If I had to design that system, I'd design it so users can remove something from live data, and at the same time enter a date in the future where the data has to be removed from backups, for legal reasons. So if you are wrong, you can restore the backup, if you're right it will be gone from the backup when you ask for it. And a very strongly worded message, e-mailed to you and your boss, if the "delete from backup" date is too close in the future.
Our backup system makes a complete system backup every night, and only keeps a weeks set of backups. The system administrator has access to the data and can restore anything if we need it. A separate backup system makes a complete backup every week and only keeps six weeks of backups but logs everything, a third backup system is inaccessible on the network but has access to the daily backup and purges itself once a year. In twenty years, two floods, multiple hurricanes, and a few disk failures we've never lost anything - the backups backups backups mean that nobody worries.
I'm widely acknowledged in certain circles to be Britain's leading IT guy, and for a small fee I am willing to act as an expert witness in any subsequent court case.
This happens all the time, a standard procedure to free up resources due to defragmentation, consolidation and bygones being bygones.
(Two thumbs up to whoever burned the data, now that my thumbprints aren't on record.)
All that sensitive data should be encrypted everywhere, the best way to delete that data is to delete the keys, then the live and backup data is irretrievable regardless of where it is stored, effectively erased.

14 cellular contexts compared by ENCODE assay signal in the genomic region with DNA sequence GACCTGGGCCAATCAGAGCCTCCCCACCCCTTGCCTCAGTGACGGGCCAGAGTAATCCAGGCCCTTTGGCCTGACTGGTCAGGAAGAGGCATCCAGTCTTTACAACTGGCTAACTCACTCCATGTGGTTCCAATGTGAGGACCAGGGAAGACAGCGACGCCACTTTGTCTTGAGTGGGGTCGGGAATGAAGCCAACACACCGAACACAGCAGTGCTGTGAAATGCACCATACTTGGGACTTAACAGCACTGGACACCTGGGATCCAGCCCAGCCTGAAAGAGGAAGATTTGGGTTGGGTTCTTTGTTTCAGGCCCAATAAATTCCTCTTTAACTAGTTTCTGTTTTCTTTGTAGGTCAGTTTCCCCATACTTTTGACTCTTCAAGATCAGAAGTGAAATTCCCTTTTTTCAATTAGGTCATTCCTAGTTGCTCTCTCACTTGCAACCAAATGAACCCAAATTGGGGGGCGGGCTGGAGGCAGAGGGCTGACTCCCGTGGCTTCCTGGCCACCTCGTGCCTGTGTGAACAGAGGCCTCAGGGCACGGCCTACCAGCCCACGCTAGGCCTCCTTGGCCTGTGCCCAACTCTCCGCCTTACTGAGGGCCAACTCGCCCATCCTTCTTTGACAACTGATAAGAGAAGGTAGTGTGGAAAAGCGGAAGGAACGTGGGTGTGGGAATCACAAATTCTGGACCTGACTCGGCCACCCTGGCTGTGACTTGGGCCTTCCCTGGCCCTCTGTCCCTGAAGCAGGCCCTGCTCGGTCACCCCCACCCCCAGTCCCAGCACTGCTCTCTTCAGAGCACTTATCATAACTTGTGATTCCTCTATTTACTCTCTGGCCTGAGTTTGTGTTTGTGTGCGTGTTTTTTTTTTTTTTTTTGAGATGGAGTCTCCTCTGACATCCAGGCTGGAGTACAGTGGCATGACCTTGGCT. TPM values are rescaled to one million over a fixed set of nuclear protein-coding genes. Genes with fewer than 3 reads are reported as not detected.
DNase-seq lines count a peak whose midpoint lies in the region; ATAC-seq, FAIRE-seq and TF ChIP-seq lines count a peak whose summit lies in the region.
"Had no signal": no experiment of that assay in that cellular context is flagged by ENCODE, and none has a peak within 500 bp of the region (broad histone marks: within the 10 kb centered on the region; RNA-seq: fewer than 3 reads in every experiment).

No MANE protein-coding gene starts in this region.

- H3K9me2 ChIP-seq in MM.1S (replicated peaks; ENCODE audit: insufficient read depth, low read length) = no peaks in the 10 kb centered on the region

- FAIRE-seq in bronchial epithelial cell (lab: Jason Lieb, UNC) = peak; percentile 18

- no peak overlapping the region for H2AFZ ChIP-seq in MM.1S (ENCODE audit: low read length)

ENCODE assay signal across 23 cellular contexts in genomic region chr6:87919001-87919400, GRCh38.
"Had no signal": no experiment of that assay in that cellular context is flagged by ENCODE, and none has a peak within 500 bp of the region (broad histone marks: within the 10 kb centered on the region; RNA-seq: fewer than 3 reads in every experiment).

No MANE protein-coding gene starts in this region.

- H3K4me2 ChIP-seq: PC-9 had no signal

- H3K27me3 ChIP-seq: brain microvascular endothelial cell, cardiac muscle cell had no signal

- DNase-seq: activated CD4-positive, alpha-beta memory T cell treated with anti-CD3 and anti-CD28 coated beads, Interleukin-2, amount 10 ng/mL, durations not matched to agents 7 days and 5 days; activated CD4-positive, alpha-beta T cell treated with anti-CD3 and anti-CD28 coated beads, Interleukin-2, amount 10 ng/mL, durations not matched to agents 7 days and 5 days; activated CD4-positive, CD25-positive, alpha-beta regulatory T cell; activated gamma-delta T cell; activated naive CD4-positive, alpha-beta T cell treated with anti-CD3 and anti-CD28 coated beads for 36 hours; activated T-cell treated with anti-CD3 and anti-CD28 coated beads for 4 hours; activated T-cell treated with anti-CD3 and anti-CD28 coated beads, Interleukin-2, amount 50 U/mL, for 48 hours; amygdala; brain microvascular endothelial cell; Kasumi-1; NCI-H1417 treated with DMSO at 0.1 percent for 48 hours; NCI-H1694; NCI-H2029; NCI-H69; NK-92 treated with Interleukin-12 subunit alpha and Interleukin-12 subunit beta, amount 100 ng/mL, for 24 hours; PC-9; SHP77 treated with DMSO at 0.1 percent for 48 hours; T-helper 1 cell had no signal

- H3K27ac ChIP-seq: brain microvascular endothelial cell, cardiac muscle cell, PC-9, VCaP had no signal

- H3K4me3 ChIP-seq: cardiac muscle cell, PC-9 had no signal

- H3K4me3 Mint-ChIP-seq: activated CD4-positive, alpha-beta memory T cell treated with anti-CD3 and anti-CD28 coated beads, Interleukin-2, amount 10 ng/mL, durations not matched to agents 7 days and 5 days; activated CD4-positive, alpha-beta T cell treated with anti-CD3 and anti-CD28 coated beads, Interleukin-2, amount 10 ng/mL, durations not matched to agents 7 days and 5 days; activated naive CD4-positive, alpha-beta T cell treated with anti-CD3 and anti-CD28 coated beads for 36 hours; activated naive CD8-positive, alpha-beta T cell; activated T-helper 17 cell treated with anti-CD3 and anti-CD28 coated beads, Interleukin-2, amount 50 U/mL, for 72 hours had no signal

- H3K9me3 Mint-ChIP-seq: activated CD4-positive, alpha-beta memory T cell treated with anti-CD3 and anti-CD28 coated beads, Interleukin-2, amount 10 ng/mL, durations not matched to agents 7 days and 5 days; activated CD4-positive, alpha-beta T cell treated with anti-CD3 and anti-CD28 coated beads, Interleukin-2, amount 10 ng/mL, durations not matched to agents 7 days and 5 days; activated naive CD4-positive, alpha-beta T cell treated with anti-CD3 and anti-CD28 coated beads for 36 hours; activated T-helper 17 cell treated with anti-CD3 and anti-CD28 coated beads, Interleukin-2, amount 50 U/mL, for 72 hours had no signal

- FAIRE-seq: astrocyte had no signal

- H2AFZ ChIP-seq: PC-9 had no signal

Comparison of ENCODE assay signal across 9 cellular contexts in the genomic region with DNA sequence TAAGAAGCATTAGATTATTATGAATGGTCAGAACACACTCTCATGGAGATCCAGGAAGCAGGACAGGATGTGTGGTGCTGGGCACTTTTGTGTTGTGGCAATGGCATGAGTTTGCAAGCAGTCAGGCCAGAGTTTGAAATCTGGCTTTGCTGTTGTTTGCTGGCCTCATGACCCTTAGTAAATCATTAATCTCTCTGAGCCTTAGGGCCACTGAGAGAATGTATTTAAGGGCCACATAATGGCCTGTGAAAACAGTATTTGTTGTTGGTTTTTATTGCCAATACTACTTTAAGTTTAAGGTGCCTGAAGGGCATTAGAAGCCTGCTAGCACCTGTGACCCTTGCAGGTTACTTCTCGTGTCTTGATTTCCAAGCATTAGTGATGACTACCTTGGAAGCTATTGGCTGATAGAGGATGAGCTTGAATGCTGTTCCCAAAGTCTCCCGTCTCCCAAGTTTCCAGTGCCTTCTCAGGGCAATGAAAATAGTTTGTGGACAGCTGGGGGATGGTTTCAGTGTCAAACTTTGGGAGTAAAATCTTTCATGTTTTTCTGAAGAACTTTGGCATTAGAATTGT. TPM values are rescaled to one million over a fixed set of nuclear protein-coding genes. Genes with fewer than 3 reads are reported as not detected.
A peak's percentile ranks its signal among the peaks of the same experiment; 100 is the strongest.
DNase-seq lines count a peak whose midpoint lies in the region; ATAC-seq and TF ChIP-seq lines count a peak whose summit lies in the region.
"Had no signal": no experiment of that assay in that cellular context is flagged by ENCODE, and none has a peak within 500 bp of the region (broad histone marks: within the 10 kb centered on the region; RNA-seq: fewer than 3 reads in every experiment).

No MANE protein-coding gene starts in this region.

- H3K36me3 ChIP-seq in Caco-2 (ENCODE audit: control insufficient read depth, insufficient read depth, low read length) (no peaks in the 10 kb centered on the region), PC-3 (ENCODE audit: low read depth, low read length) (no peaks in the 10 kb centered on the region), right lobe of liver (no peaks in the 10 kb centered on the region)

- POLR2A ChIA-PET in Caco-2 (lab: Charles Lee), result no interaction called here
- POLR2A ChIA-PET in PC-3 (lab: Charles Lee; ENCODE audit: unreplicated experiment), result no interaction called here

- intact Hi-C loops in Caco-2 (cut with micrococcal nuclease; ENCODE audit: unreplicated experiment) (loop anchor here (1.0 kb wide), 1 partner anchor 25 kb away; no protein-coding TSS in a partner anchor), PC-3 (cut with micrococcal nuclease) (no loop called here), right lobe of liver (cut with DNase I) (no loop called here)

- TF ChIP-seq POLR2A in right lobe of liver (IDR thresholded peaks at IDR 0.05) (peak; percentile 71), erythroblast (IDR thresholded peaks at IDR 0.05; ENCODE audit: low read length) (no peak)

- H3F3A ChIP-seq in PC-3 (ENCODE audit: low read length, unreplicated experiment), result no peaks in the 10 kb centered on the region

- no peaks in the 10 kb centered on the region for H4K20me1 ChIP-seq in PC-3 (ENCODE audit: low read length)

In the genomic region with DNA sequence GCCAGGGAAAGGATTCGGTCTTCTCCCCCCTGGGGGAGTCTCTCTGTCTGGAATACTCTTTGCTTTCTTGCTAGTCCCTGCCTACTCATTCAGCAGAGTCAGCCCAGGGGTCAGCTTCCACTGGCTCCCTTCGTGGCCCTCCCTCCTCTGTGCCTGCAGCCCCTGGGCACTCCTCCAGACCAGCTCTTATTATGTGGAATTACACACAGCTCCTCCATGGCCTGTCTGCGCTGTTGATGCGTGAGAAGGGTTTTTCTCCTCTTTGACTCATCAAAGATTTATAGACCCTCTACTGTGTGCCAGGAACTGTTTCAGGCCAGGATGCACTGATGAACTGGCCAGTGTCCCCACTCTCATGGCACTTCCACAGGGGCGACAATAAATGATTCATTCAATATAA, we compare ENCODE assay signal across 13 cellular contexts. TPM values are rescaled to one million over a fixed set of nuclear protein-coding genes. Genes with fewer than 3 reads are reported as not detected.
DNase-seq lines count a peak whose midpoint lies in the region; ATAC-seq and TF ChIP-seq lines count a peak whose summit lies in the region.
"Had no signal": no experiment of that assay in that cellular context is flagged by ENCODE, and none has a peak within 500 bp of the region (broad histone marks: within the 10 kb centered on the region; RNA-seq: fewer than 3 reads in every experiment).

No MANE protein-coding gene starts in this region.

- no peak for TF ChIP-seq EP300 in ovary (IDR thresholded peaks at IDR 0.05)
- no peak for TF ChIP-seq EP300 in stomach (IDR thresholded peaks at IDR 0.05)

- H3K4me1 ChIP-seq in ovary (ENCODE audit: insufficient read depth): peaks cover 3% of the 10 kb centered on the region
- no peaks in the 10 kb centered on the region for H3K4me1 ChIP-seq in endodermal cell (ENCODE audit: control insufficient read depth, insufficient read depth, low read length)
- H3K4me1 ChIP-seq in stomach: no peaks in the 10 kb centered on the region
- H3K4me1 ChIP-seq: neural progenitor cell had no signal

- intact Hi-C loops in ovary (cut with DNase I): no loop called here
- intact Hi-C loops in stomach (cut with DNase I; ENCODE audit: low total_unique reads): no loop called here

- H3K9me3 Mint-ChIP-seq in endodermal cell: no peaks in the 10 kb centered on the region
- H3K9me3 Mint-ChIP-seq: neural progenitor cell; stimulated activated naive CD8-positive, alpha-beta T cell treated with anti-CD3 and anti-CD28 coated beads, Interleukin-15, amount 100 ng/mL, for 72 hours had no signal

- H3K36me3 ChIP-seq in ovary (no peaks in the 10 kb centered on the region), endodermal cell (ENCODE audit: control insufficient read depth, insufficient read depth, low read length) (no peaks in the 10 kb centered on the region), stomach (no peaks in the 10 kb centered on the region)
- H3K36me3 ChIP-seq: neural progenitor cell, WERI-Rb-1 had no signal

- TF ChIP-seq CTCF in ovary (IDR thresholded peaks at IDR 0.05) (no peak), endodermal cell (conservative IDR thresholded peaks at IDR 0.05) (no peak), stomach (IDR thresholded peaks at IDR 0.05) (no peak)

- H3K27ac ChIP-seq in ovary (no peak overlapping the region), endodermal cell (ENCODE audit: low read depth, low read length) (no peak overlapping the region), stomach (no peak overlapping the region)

Obviously you could back up the keys, but if your going to legitimately delete the data then you’d delete the back up keys as part of the process.
If their deletion process is credible then that data should be irretrievable. The deletion process should be something like, Mark as deletion candidate for x amount of time, remove from active access for x amount of time (allowing for data to be remarked to not delete), irretrievably delete data.
IF they can restore it then what’s the point of deleting it?
Backups should be for restoring the data in event of a problem to the primary, not because the deletion process was followed by mistake as the deletion process should have built in safeguards against mistakes.
Backups should be for restoring the data in event of a problem to the primary, not because the deletion process was followed by mistake as the deletion process should have built in safeguards against mistakes.
Logical corruption, data loss (whether due to accidental deletion or otherwise) is problem at primary and DR won't help as the issues would have likely replicated to any secondaries.